Struggling Molina Healthcare Inc. reported Thursday that profit for the third quarter fell 58% because of an unforeseen increase in medical costs.
Still, in what was seen as a positive sign, the Long Beach-based health maintenance organization raised its earnings estimate for the year. After the earnings announcement, Molina shares rose 6.5% to $23.54 in after-hours trading.
The profit decline came on the heels of a loss in the second quarter. In late July, Molina warned investors that it would report weaker-than-expected results during the third quarter and cut its earnings forecast for 2005 by 70%, causing its shares, which had been trading around $45, to plummet 43% in one day.
Molina -- one of the nation's largest HMOs specializing in contracts with Medicaid, known as Medi-Cal in California -- has blamed its weak performance this year on higher hospital costs because of new membership in areas with unfavorable hospital contracts. A higher number of catastrophic cases costing more than $100,000 also contributed.
Molina executives say they are working to renegotiate contracts with hospitals and doctors and to predict healthcare costs better.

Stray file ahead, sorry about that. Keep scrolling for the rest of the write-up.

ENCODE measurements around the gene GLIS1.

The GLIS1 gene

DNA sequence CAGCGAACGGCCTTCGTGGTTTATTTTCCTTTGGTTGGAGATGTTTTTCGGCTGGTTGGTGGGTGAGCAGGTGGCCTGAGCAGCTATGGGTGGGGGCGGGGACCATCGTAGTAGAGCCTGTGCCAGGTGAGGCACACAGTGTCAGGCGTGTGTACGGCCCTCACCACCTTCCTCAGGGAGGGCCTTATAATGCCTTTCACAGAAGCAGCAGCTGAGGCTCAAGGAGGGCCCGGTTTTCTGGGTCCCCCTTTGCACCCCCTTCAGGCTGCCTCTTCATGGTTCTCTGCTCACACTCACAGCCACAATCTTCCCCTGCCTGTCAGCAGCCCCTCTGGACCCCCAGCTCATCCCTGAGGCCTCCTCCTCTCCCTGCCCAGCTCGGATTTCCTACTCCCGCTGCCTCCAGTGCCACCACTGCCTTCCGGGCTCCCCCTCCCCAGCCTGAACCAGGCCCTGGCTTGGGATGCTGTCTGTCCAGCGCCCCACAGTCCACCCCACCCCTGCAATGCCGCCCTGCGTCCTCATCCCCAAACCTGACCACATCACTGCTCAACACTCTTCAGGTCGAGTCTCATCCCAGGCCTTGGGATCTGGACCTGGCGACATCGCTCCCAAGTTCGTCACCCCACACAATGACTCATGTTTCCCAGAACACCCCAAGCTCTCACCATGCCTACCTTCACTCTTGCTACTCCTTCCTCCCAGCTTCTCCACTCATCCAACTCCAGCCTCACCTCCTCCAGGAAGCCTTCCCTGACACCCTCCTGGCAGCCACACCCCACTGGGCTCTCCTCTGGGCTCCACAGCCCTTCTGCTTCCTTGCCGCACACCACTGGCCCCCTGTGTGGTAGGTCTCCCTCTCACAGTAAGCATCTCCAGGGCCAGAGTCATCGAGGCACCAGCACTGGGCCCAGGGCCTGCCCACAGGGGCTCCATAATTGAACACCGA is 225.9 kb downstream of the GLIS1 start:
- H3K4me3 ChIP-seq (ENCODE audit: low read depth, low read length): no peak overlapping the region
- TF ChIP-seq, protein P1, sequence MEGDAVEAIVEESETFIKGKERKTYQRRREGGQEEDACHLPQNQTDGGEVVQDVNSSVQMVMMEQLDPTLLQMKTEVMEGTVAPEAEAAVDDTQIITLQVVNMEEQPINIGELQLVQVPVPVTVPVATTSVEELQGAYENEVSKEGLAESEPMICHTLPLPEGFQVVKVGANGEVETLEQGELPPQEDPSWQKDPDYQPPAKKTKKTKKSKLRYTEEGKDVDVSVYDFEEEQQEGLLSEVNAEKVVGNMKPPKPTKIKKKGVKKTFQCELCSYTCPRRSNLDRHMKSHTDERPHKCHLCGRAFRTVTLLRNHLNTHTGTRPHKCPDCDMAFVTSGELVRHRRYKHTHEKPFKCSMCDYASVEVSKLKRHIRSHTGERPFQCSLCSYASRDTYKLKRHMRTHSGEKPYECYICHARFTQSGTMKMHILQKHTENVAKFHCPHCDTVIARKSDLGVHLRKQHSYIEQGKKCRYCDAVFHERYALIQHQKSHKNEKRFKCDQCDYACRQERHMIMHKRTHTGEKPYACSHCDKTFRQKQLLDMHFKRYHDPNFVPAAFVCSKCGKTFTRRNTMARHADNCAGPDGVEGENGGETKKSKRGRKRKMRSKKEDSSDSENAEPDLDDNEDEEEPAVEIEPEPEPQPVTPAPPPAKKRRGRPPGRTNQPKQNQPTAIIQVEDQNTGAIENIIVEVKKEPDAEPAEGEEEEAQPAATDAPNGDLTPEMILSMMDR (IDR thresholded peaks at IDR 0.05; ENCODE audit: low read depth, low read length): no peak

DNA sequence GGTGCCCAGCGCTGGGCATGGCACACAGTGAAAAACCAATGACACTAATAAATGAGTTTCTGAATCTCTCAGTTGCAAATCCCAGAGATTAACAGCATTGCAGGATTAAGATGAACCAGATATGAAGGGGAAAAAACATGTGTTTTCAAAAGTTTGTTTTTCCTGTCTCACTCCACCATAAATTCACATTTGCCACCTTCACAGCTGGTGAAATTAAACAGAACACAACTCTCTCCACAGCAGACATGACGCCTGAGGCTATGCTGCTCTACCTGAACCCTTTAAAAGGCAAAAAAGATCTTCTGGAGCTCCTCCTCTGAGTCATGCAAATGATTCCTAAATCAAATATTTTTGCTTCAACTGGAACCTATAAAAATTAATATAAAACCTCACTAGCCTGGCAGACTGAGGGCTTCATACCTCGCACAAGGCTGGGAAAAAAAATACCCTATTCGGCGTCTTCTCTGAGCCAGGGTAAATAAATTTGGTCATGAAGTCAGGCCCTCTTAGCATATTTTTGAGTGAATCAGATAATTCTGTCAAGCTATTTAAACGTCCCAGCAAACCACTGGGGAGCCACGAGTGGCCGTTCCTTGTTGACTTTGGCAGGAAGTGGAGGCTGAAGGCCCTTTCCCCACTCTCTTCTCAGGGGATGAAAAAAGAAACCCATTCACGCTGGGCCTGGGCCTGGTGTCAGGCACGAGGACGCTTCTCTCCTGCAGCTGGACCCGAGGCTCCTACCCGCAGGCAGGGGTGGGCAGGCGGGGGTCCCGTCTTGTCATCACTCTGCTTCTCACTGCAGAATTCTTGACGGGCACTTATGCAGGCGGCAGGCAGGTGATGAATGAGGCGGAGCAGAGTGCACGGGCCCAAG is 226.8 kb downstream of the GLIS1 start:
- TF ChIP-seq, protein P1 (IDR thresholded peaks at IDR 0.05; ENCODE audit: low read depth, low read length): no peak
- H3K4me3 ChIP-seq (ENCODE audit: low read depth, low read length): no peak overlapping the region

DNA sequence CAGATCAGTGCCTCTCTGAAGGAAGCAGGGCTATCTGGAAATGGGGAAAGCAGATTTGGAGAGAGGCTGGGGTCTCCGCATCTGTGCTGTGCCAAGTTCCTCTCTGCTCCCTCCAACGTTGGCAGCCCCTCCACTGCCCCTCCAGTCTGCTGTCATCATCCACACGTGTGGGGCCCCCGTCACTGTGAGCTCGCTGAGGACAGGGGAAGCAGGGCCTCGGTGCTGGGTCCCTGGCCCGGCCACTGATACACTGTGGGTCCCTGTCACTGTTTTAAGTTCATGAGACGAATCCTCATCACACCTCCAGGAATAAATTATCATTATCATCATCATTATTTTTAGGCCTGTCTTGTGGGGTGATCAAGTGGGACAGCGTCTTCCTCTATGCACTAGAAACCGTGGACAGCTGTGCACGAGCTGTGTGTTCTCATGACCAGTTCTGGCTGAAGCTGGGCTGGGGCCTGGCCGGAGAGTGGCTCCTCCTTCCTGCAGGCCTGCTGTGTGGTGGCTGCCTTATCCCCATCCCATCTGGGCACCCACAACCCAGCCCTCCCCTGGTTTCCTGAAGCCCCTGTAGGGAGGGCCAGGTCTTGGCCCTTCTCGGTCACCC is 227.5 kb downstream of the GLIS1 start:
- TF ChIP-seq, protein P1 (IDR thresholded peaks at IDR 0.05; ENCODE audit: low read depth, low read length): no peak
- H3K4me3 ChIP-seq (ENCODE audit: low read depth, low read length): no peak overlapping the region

"Although the third quarter was profitable, our results do not reflect the true potential of our company. It is clear we have work to do, and we are making progress," said Chief Executive Dr. J. Mario Molina, son of the company founder, in a statement. "However, as our results for this quarter reflect, there are no quick fixes."
For the quarter, Molina reported a profit of $6.8 million, or 24 cents a share, compared with $16.4 million, or 59 cents, a year earlier, beating analysts' expectations of 18 cents a share. Revenue rose 29% to $425.7 million
For the year, Molina raised its earnings forecast to a range of 75 cents to 82 cents a share from its previous predictions of 73 cents to 80 cents a share.
Before the earnings announcement, Molina's shares rose 45 cents to $22.10.